There is no guarantee that Poland’s parliamentary election will result in a working coalition. At a time when the economy needs political stability more than ever, the prospect of a second election pleases nobody. But it is an outcome that looks a real possibility.
It would be an understatement to suggest that for Poland’s ruling Law and Justice party (PiS), the campaign ahead of a crucial parliamentary election on October 15 has not gone according to plan.
When scheduling a series of referenda for election day, focusing on its erstwhile core topics of migration, the European Union and pensions, PiS had hoped to frame the election as a clear choice between preserving Poland’s current social contract—generous welfare payments combined with conservative values, underwritten by a solid economy—and a return to what it likes to portray as the chaos that preceded its election victory in 2015.
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That the tactic has failed—PiS has seen its polling lead all but wiped out over the past few weeks—owes much to a scandal surrounding the issuance of work visas for non-EU nationals.
According to Eurostat data, Poland issued almost one million residence visas to non-EU nationals in 2021, a third of all those issued in the bloc. In 2022, it issued just over 700,000. Many of these were to people from Islamic countries, a demographic PiS has often demonised. Demagog.org, a fact-checking organisation, says that in 2022 almost 185,000 people from Muslim-majority countries entered Poland while only 1,746 were denied entry.
Media reports in late August meanwhile suggested that Poland’s consular sections have issued some 350,000 visas to migrants from Asia and Africa in ways that “may raise suspicions”.
Asians and Africans have claimed that they even are given instructions to speed up the process, with work visas issued in as little as six hours. Videos published on YouTube allegedly showed would-be migrants, or agents, opening envelopes containing pre-stamped and approved Polish visa applications that merely need to be completed with the applicant’s details.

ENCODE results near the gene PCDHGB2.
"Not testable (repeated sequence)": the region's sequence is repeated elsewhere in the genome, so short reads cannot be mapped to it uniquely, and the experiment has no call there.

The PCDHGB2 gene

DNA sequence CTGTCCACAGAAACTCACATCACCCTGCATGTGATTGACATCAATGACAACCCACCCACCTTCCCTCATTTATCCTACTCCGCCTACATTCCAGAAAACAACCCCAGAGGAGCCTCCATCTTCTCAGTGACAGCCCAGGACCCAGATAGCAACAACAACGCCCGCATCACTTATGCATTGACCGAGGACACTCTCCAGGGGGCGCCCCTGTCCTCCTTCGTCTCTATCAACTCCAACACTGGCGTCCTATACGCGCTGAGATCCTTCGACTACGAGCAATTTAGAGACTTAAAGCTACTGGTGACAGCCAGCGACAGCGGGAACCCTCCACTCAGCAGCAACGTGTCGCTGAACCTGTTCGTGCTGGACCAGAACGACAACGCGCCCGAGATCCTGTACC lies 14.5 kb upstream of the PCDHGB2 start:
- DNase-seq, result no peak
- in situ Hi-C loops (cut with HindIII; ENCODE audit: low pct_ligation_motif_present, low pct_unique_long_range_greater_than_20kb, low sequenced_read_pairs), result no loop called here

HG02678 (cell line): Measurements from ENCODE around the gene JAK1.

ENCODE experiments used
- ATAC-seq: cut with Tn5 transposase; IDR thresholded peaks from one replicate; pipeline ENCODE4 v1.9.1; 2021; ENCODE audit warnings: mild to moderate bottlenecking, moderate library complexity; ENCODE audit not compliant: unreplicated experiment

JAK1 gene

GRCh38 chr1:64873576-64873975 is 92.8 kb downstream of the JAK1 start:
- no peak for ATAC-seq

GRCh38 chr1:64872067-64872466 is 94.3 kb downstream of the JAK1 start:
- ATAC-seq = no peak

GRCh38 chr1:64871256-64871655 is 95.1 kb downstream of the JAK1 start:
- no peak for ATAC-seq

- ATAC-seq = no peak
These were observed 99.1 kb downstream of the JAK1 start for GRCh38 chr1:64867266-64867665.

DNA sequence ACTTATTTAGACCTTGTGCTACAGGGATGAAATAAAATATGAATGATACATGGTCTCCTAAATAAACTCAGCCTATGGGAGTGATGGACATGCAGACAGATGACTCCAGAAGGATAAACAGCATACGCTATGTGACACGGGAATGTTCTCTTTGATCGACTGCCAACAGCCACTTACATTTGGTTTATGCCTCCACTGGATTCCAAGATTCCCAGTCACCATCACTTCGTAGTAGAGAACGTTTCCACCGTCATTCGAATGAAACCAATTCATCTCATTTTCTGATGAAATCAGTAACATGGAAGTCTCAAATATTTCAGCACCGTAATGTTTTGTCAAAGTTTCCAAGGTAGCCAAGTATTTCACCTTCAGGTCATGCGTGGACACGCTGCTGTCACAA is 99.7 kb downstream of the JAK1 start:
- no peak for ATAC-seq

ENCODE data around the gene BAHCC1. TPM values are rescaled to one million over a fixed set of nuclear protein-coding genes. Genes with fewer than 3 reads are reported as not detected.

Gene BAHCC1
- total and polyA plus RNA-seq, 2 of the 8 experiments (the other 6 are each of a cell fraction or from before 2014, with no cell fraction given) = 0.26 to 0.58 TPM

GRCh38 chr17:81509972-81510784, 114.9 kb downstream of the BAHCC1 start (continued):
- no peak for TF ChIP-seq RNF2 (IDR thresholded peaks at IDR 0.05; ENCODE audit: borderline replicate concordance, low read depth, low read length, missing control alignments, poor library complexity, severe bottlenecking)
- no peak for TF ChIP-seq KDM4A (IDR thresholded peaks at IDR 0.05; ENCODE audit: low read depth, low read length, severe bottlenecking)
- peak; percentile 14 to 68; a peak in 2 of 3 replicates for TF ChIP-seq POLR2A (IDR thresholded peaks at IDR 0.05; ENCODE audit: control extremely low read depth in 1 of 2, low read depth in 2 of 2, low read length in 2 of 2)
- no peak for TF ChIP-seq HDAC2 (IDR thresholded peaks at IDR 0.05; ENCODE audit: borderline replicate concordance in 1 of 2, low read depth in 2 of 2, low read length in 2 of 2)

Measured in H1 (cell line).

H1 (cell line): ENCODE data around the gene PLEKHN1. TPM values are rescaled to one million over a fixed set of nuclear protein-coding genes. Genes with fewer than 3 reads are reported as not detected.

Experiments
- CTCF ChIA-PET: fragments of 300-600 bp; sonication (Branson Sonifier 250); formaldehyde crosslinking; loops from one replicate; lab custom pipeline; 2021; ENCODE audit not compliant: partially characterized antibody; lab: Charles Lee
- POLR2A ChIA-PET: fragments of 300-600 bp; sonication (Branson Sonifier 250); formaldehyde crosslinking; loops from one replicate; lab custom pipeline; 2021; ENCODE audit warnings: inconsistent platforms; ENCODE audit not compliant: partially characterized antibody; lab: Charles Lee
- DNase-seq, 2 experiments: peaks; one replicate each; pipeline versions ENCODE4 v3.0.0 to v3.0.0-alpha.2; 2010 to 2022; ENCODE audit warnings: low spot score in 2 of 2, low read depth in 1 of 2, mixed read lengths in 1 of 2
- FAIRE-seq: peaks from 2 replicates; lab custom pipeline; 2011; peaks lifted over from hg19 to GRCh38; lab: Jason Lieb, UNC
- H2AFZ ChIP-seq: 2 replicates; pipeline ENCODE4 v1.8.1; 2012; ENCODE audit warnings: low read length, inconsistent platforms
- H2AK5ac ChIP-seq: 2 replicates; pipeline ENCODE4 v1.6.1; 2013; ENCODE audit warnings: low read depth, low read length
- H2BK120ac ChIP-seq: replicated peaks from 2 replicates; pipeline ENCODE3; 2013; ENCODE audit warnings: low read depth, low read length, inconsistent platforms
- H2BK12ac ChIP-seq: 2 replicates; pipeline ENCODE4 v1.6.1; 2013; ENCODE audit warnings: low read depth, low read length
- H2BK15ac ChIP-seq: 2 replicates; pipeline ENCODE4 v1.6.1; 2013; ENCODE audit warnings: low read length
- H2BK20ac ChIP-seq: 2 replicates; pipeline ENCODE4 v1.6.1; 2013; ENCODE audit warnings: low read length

The country’s former deputy foreign minister, Piotr Wawrzyk, who was sacked on August 31, the same day that Poland’s Central Anti-Corruption Bureau (CBA) carried out a search of the foreign ministry, is accused by the opposition of playing a central role in the visa scheme, implicating the PiS government.
The main opposition group, Civic Coalition, led by Donald Tusk (pictured above, campaigning), a former prime minister and European Council president, has played up the scandal, claiming that despite its rhetoric, PiS cannot be trusted on migration.
In a lively, if at times farcical television debate between party leaders on October 9, Tusk directly accused the current PM, Mateusz Morawiecki, of being unable to ensure Poland’s security (PiS leader Jarosław Kaczyński, Poland’s de facto ruler, refused to take part in the debate).
As if to illustrate the point, two of Poland’s top military commanders resigned the next day. No reason was given, but Tusk lost no time in claiming that the resignations were further proof that PiS could not be trusted with national security matters.
It’s the economy